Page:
Genres: Supernatural, Fantasy, Action, Drama


Author's Note: So as you can see, this is a rewritten script (probably my fifth draft since the first time I conceptualized the story?) and instead of updating previous versions of this story, I've simply changed it over and over and over again until I was finally satisfied with where this story was headed. It is however, not in the least, perfect or complete, and is still very much in the works, so hopefully, you readers will still enjoy it. I'll initially release a Three-part Prologue including this chapter below in order to jump-start the story, and then I'll be posting each chapter individually.

The purpose of this post is to receive feedback on the story, so if you can spare some time, please give me your thoughts and comments in the 'Review' box at the bottom of the page. All in all, I want to improve this story until it's a project in full-flight, so I'd appreciate all your help! Thanks!

SUMMARY: In this World, the one thing that triumphs over the Laws of Nature is a power called the Force of Will. Everyone is born with the power to control the Force of Will, and with rigorous training, they can hone their skill to accomplish nearly any feat with this power. Some display a particular affinity to a certain path in the Force of Will,and in time, they may evolve their Path into their Gift. But beyond even this, are the coveted Three Treasures of Royalty, said to grant one who has gathered all three, the power of "Might".

In this World, a great nation exists, the Noblesse Gardenia, and its "Ruling Families" wish to obtain "Might" in order to restore peace to their secretly deteriorating society, but within their ranks, not everyone is as noble as they seem …



The rain wasn't heavy. It wasn't light either. But it was tormenting. It was impossible to see where the puddles gathered at night. One had to listen to the rain. Hitting the ground in slow motion. Hitting the skin of those standing underneath it. Even then, it was difficult. The rain roared in their ears, and they might as well have been deaf.

There were two men. One of them was wearing all black — black trench-coat, black top-hat, black gloves, black dress-shirt, black boots — everything. All but one thing. He held a white handkerchief in his hand, as if a desperate, futile attempt at driving the forces of natural evil raging from within his heart.

The second man stood approximately ten metres away from him, facing him, relaxed but prepared for action. This man was taller, and much larger. He was a giant of a man, towering over the first man by at least three feet. And the first man wasn't short. His muscles bulged out from beneath what appeared to be a military uniform, and using both hands, he held some kind of portable cannon. Maybe it was simply a big gun — even for a big man.

The first man opened his mouth to speak. "So — I see you're still wearing the uniform."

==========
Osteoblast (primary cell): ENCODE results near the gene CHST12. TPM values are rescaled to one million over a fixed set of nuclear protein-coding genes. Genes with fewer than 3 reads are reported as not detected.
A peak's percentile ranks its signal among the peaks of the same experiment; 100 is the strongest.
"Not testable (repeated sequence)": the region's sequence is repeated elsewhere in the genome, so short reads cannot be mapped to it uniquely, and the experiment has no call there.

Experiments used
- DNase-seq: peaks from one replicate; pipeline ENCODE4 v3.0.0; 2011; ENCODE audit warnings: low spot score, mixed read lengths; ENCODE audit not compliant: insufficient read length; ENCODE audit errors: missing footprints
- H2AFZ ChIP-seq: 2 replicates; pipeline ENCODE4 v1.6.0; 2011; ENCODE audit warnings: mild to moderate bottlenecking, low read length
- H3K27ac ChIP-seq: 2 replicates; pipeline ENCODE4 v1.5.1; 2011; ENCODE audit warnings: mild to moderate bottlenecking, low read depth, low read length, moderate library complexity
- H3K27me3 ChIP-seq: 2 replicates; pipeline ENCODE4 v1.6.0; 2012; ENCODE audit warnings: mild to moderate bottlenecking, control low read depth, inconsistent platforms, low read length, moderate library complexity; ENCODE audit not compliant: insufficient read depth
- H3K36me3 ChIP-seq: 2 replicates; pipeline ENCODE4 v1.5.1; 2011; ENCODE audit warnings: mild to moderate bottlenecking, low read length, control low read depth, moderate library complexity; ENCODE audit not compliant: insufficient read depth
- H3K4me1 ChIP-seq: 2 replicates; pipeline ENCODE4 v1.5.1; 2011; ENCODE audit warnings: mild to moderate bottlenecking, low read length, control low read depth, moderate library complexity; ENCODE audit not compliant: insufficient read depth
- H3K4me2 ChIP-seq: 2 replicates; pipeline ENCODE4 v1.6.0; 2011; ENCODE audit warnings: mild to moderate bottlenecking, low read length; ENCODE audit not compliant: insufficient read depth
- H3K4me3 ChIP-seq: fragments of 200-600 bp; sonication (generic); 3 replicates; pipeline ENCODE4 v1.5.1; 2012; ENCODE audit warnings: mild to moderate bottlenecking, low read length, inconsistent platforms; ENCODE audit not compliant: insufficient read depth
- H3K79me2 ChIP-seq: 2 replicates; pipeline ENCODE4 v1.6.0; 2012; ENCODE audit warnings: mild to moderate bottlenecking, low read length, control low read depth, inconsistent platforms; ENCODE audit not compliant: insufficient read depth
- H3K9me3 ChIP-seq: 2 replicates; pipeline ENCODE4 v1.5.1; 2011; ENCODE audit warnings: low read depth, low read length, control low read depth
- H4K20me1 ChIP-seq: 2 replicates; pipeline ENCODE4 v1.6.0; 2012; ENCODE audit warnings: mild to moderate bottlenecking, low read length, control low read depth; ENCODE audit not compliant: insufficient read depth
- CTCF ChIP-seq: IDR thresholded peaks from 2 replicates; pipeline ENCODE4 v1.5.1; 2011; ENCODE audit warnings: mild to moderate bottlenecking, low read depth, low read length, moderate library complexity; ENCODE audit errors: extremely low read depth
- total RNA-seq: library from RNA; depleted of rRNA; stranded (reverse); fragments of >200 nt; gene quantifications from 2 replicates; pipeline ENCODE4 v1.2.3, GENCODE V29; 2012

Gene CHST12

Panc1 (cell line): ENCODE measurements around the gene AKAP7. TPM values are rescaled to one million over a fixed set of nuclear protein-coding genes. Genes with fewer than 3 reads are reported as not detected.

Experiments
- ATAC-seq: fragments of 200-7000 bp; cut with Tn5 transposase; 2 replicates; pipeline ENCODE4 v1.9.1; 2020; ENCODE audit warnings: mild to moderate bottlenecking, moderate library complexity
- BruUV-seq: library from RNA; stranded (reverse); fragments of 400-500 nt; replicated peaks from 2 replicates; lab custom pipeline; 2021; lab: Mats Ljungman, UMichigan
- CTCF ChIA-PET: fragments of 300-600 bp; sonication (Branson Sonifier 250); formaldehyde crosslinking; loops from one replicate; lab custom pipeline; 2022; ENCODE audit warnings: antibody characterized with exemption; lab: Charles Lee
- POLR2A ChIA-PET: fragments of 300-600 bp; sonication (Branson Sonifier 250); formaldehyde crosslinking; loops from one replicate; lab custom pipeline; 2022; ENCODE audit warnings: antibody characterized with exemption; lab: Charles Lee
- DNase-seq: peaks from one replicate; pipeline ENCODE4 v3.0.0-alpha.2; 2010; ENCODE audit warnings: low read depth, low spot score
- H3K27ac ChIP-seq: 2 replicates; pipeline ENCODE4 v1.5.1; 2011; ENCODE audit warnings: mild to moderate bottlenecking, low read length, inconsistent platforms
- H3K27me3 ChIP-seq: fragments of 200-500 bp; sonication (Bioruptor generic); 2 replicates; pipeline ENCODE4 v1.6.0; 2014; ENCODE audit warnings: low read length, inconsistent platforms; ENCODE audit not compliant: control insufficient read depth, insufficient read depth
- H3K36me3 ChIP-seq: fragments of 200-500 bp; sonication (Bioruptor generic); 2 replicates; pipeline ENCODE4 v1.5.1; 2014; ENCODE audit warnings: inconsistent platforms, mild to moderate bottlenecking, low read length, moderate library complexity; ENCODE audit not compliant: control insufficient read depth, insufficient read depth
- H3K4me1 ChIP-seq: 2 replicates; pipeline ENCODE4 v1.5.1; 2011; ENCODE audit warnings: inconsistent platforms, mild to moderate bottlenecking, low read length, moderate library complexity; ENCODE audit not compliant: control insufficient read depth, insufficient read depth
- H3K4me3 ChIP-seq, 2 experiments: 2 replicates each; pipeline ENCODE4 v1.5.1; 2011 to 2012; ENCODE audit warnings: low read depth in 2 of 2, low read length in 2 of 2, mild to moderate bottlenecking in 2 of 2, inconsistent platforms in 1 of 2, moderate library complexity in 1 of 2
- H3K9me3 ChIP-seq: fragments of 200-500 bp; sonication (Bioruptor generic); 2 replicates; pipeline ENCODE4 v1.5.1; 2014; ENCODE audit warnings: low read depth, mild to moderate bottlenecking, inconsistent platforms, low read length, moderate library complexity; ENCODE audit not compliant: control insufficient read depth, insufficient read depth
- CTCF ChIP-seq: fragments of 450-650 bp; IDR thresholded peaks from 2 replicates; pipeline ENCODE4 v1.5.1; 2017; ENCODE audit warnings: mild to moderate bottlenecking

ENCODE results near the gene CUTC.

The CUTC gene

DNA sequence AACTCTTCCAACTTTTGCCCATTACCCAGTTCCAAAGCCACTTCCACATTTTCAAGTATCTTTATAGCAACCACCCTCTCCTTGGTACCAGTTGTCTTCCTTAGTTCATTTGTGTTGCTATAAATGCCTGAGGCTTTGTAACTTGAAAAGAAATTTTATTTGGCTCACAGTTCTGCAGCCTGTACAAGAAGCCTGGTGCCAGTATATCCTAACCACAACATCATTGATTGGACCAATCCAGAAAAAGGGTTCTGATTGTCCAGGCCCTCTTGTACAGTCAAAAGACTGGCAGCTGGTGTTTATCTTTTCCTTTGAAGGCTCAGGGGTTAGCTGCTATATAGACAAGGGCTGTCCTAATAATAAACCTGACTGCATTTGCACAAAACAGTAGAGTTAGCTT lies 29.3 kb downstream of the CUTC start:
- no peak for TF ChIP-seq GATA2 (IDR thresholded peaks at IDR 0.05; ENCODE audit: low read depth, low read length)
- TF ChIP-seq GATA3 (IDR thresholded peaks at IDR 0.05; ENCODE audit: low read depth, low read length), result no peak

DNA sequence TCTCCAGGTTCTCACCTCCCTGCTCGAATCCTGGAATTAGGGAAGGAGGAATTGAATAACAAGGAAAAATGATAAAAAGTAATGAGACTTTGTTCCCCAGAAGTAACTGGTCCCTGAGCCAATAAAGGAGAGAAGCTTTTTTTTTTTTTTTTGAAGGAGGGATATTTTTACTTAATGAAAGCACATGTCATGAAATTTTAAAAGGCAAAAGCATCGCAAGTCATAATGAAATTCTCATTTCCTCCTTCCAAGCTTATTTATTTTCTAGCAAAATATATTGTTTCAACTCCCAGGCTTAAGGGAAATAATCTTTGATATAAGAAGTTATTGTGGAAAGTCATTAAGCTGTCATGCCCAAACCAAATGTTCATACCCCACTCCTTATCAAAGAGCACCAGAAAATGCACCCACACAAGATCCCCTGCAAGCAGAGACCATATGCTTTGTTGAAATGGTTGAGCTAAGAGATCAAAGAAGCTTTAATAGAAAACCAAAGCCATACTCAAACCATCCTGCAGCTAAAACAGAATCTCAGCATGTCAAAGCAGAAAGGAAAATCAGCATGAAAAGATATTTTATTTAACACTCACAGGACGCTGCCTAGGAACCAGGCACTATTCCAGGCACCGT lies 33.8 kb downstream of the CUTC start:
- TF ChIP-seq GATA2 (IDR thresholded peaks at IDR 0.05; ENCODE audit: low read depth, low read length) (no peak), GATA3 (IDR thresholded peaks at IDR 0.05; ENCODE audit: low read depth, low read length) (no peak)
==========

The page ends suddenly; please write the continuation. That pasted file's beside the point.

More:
The second man grunted and shrugged. "It wasmy pride and joy. It still is, to some extent. This badge … I dedicated my life to it. Or at least I once did."

"What are you doing all the way out here? In the rain?" asked the first man.

"Hmph, I should be asking you the same question, Lieutenant General Ollivar Medallin. Aren't you supposed to be back in your cozy little room, sleeping like the rest of your little Saplings?" the second man retorted.

"Only the Saplings ever sleep, Mr. Quesalliad," the man named Ollivar Medallin said. "Or should I call you, Goliath?"

"Oh?" Brant Quesalliad raised an eyebrow mockingly. "Nobody calls me that anymore, Lieutenant General. A lot has changed since I left the Army.

Then, he smirked.

"For instance, I've being hearing a bit of gossip about your Saplings. Something about how the past two generations of have remained inferior to that Generation from two years ago. Too bad most of them … how should I put it? Perhaps I should say … resigned after that incident during their last year at the Academy."

Ollivar smiled but it was clear that he was annoyed. "Ah yes. The Generation of Prodigies. Well — that's not what we call themnow. Recently, our people have been calling them the Lost Generation. They were a promising bunch, without a doubt. Especially the girl they called the Absolute Zero and her rival. The one they called Heaven's Judgement."

Brant tapped his chin. "Hmm, is that all though? I also heard whispers that the military also lost Pnoicoi Florren that same year. Is that true?"

"It seems you've been listening to a lot of whispers," Ollivar grinned dangerously. "Do you really think you can trust them?"

"Of course," Brant said firmly. "No doubt about it."

"Are they the same sources that got you kicked out of the Army?" Ollivar surmised.

"As much as I understand that you are making attempts at mocking my discharge from the Military, it's even more difficult for me to stop myself from cringing at your vanity," said Brant. "Your provocations are cheap. Perhaps you're holding back your tongue? Because you're afraid?"

"Who knows? Maybe I actually respect you." Ollivar shrugged.

Brant's face twitched. "Oh is that so? Who was it that suggested my discharge to the First Keeper and the Supreme Commander?"

"You can't blame me, Mr. Quesalliad. I am, after all, the one who's in charge of getting rid of nuisances."

"Oh is that what I am now? A nuisance?" Brant clenched his fists. "Then let me show you much of a nuisance I can be as a White-class threat."